Person:Christina Bruce (1)

Christina Bruce
d.1356/1357 Scotland
Facts and Events
Name Christina Bruce
Alt Name Christian de Brus
Alt Name Christina de Bruce
Gender Female
Birth[1] c. 1273 Port Seton, East Lothian, Scotland
Marriage 1292 Kildrummy,,Aberdeenshire,Scotlandto Gartnait mac Domhnaill of Mar, Earl of Mar
Alt Marriage 1292 Kildrummy, Aberdeen, Scotlandto Gartnait mac Domhnaill of Mar, Earl of Mar
Death[1] 1356/1357 ScotlandBothwell Castle?
Ancestral File Number 9G46-2T

the text in this section is copied from an article in Wikipedia

Christian (or Christina) de Brus (c. 1278 – 1356/1357) was a sister of Robert the Bruce, King of Scots. It is presumed that she and her siblings were born at Turnberry Castle in Carrick to Marjorie, Countess of Carrick, and her husband, Robert de Brus, jure uxoris Earl of Carrick. Christina is thought to have married Gartnait, son of Donald, Earl of Mar (died 1305), but recently scholars have debated the truth of the claim, because Christina is never described as a countess of Mar, or even described as 'of Mar.'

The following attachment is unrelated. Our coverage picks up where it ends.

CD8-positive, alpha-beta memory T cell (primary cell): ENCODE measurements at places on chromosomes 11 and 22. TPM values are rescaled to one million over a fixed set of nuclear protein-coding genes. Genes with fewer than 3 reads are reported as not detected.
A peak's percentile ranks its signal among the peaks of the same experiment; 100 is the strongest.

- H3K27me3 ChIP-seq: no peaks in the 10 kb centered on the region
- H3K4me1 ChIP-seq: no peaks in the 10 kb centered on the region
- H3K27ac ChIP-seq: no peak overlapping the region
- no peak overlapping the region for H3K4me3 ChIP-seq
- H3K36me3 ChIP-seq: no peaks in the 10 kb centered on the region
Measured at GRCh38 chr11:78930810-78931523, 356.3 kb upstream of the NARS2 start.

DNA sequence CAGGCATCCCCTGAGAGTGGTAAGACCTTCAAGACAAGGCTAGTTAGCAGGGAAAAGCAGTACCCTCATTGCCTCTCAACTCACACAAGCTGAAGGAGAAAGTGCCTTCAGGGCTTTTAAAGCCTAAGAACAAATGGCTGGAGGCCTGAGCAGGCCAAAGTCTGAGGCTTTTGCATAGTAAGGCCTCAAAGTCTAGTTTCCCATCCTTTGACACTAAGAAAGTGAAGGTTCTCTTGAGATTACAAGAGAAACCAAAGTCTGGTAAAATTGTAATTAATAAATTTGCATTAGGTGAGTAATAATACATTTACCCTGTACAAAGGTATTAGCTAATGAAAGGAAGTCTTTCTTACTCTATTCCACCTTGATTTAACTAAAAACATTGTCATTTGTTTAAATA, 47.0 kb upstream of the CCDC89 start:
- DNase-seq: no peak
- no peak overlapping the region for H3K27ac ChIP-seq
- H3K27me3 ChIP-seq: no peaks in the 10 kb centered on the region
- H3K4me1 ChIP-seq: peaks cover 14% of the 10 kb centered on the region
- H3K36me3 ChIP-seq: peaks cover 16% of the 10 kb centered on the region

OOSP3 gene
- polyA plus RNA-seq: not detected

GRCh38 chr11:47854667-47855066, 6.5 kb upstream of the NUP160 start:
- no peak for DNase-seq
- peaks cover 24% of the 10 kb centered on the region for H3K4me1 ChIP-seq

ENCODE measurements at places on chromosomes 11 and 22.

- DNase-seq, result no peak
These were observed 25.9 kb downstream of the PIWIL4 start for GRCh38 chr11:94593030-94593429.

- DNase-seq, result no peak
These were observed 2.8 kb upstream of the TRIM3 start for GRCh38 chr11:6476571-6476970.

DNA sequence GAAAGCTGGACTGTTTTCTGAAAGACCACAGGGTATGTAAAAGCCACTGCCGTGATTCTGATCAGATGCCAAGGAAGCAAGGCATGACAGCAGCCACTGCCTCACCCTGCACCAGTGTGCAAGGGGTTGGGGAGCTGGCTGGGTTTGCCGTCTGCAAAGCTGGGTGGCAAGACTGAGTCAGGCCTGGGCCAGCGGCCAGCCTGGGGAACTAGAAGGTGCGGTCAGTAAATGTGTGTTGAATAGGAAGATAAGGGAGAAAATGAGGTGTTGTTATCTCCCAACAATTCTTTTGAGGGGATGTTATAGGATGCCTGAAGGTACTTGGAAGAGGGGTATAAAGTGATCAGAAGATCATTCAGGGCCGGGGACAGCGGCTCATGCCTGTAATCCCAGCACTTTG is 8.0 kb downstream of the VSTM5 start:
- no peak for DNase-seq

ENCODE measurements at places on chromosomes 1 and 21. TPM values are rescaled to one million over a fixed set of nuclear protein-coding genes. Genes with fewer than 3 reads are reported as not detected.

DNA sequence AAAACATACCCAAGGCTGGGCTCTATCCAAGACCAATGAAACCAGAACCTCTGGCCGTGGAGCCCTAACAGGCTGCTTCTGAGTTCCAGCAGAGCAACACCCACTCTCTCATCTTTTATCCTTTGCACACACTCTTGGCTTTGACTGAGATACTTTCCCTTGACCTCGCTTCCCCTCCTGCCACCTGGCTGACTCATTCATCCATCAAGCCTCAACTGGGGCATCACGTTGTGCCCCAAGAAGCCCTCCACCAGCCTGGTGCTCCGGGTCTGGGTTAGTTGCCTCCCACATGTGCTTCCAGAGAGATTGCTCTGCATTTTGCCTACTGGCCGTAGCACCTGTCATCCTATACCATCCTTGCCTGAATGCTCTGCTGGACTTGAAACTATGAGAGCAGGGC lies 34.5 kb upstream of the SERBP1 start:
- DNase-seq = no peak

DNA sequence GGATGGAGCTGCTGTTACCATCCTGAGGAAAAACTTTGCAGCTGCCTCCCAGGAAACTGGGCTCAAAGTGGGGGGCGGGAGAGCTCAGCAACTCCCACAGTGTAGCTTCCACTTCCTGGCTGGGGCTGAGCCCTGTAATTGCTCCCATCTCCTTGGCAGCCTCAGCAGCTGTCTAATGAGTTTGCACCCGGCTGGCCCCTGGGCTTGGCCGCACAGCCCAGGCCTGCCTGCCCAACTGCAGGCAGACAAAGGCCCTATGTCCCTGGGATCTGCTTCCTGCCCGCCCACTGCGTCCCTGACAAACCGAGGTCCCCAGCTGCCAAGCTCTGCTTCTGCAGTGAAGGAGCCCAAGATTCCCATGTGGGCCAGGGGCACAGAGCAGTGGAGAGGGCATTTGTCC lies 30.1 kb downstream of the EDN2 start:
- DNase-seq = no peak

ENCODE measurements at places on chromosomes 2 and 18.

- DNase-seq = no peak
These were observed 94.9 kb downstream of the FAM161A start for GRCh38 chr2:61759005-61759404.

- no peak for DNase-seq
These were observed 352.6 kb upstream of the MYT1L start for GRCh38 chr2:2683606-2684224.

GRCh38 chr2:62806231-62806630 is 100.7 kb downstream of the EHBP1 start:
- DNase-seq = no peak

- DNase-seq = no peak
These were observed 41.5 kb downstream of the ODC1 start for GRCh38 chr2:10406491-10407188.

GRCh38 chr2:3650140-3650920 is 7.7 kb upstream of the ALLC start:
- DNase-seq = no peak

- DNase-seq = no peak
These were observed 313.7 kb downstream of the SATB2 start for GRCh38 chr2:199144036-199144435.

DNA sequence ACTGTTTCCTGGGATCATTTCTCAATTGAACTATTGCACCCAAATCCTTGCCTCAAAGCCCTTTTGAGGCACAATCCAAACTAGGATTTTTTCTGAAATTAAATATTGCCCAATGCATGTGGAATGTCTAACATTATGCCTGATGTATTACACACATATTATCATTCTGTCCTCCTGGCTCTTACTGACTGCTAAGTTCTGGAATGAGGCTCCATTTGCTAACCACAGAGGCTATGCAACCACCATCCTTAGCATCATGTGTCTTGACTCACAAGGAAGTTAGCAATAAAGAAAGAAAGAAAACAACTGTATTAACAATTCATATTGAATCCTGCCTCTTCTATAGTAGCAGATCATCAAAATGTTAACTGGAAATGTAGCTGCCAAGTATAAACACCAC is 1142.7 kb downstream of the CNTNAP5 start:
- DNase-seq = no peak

Her first marriage was to Sir Christopher Seton, who was born in 1278 and executed in 1306. She remarried in 1326 to Sir Andrew Murray, the posthumous child in 1298 of Sir Andrew Murray, a joint victor of the battle of Stirling Bridge along with William Wallace. Sir Andrew died in 1338.

Along with King Robert I's other female relatives, she was captured shortly after his rebellion. Christina was sent to a convent at Sixhills in Lincolnshire, England., while her sister Mary and Bruce's supporter Isabella MacDuff, Countess of Buchan, were imprisoned in cages.

In 1335, during the Second War of Scottish Independence, she commanded the garrison of Kildrummy Castle and successfully held out against pro-Baliol forces led by David of Strathbogie, prior to their defeat by her husband, Sir Andrew Murray, at the Battle of Culblean.

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  1. 1.0 1.1 Christina Bruce, in Wikipedia: The Free Encyclopedia.
  2.   Lady Christina Bruce, in Lundy, Darryl. The Peerage: A genealogical survey of the peerage of Britain as well as the royal families of Europe.